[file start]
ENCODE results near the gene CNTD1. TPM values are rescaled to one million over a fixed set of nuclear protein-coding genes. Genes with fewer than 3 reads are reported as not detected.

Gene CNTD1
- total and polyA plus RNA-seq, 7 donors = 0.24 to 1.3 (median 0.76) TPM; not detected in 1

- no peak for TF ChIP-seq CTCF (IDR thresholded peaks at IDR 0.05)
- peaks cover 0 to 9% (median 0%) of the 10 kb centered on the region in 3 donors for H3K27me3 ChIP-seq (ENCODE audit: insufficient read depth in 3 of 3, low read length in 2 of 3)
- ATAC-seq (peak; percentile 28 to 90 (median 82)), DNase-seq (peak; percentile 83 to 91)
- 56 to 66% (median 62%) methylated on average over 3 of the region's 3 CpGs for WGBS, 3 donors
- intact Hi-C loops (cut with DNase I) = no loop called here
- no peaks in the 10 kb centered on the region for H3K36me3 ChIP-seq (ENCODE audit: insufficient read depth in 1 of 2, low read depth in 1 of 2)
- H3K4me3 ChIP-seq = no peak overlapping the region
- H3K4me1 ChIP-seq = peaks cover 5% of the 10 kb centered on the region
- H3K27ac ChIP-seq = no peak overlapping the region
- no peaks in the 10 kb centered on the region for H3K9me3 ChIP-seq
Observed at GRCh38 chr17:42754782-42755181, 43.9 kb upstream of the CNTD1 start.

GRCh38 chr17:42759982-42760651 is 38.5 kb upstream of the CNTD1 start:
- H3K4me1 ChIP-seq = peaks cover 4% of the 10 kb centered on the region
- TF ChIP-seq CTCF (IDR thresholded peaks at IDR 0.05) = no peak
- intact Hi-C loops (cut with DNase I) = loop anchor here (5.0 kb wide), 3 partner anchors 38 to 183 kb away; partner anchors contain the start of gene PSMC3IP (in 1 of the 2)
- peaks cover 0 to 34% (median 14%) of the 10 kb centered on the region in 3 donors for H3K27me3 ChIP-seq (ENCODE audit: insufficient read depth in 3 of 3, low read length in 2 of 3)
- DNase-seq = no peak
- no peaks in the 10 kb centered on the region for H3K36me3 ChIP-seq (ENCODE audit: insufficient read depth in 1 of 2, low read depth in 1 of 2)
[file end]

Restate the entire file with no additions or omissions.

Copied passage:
ENCODE results near the gene CNTD1. TPM values are rescaled to one million over a fixed set of nuclear protein-coding genes. Genes with fewer than 3 reads are reported as not detected.

Gene CNTD1
- total and polyA plus RNA-seq, 7 donors = 0.24 to 1.3 (median 0.76) TPM; not detected in 1

- no peak for TF ChIP-seq CTCF (IDR thresholded peaks at IDR 0.05)
- peaks cover 0 to 9% (median 0%) of the 10 kb centered on the region in 3 donors for H3K27me3 ChIP-seq (ENCODE audit: insufficient read depth in 3 of 3, low read length in 2 of 3)
- ATAC-seq (peak; percentile 28 to 90 (median 82)), DNase-seq (peak; percentile 83 to 91)
- 56 to 66% (median 62%) methylated on average over 3 of the region's 3 CpGs for WGBS, 3 donors
- intact Hi-C loops (cut with DNase I) = no loop called here
- no peaks in the 10 kb centered on the region for H3K36me3 ChIP-seq (ENCODE audit: insufficient read depth in 1 of 2, low read depth in 1 of 2)
- H3K4me3 ChIP-seq = no peak overlapping the region
- H3K4me1 ChIP-seq = peaks cover 5% of the 10 kb centered on the region
- H3K27ac ChIP-seq = no peak overlapping the region
- no peaks in the 10 kb centered on the region for H3K9me3 ChIP-seq
Observed at GRCh38 chr17:42754782-42755181, 43.9 kb upstream of the CNTD1 start.

GRCh38 chr17:42759982-42760651 is 38.5 kb upstream of the CNTD1 start:
- H3K4me1 ChIP-seq = peaks cover 4% of the 10 kb centered on the region
- TF ChIP-seq CTCF (IDR thresholded peaks at IDR 0.05) = no peak
- intact Hi-C loops (cut with DNase I) = loop anchor here (5.0 kb wide), 3 partner anchors 38 to 183 kb away; partner anchors contain the start of gene PSMC3IP (in 1 of the 2)
- peaks cover 0 to 34% (median 14%) of the 10 kb centered on the region in 3 donors for H3K27me3 ChIP-seq (ENCODE audit: insufficient read depth in 3 of 3, low read length in 2 of 3)
- DNase-seq = no peak
- no peaks in the 10 kb centered on the region for H3K36me3 ChIP-seq (ENCODE audit: insufficient read depth in 1 of 2, low read depth in 1 of 2)